Paris is a city of light, lovers, art and beauty. And "Paris, Je T'aime" explores all the sides of the city in in eighteen brief fiolms, all set in various arrondissements of Paris, and directed by some brilliantly underrated directors. And they seem to be about love -- often it's a person, but each one is also an ode to Paris itself.
A somewhat lonely Denver mailwoman (Margo Martindale) makes her first trip to Paris, and recounts how "I fell in love with Paris, and Paris fell in love with me." A mime spreads colour and mischief on his way to love. Two strangers fall in love in a bar. A medic learns that a dying man is in love with her, and seeking her out inadvertantly led to his death at the hands of a racist gang.
A young boy leaves his misogynistic pals behind, to seek love with a young Muslim girl. A pair of British people visit the tomb of Oscar Wilde in Pere-Lachaise, an American actress falls for her drug dealer, and a young nanny's dismal living conditions are a stark contrast to that of the people she works for. All these -- and more -- are intertwined gently in the finale.
But two stand out especially. Tom Tykwer's includes a young blind man (Melchior Beslon) receiving a call from his American actress girlfriend (Natalie Portman). She tells him, "Our spring was wonderful but summer is over now and we missed out on autumn... our love fell asleep, and the snow took it by surprise." In his sorrow, he thinks back to how they met, and how their relationship continued... and gets a surprise.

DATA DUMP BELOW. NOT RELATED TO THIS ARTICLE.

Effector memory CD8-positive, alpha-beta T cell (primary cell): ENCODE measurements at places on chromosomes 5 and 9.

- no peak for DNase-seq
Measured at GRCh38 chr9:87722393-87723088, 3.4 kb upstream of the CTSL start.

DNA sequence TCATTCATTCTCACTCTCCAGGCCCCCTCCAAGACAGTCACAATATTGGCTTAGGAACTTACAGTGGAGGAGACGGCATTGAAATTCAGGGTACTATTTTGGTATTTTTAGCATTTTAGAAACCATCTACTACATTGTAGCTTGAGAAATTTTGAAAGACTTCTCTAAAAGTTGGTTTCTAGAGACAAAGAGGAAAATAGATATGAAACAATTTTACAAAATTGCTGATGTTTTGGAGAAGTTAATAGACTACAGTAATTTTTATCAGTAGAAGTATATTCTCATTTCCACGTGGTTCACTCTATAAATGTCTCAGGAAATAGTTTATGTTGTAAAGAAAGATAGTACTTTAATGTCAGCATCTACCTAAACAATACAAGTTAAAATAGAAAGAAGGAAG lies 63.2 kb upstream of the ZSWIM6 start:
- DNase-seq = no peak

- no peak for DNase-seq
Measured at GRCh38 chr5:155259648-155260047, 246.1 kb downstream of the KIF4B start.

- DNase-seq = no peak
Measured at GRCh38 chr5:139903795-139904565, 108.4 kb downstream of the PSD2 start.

And Vincenzo Natali turns in a bloody, gothic love story. A young American tourist (Elijah Wood) is walking alone at night, when he steps in a pool of blood. He follows the blood to where a beautiful vampire (Olga Kurylenko) is slurping someone to death -- only to have a sudden attraction bloom up between them. When he has a fall, what will happen?
"Paris Je T'aime" has it all -- comedy, tragedy, romance, racial tension, religion, vampires, sunlit vacations, glamour and cliches. Okay, there's the occasional dud -- "Tuileries," about an American tourist by the Coen Bros., is just lame. But since all the directors are given only about five minutes, most of them are tiny, polished gems without any extraneous material.
Natali's is colourless (except for blood) and eerie, Gurinder Chadha's is shyly sweet and sunny, Richard LaGravenese's is adorable, Craven's is syrupy, and Tykwer's is a delicate web of camera tricks and blurred glimpses. Sylvain Chomet even charms us with mimes zooming through the streets. And each brings another dimension of Paris to life, from lush green parks to bars to the Eiffel Tower itself.
And the acting is just as great -- the great Juliette Binoche, Seydou Boro, Catalina Moreno, Marianne Faithfull, Fanny Ardant, Gérard Depardieu, and the adorable Melchior Beslon. Martindale deserves special praise for her sweetly realistic portrayal of an American tourist, and Portman is brilliantly vibrant as a girl who yells a lot. And Elijah Wood turns out a brilliant performance in total silence, managing to convey fear, mischief, eroticism and love.
"Paris Je T'aime" is a collection of little gems, with the occasional dull pebble thrown in -- brilliant directors, emotionally charged stories, and great acting. Enchanté!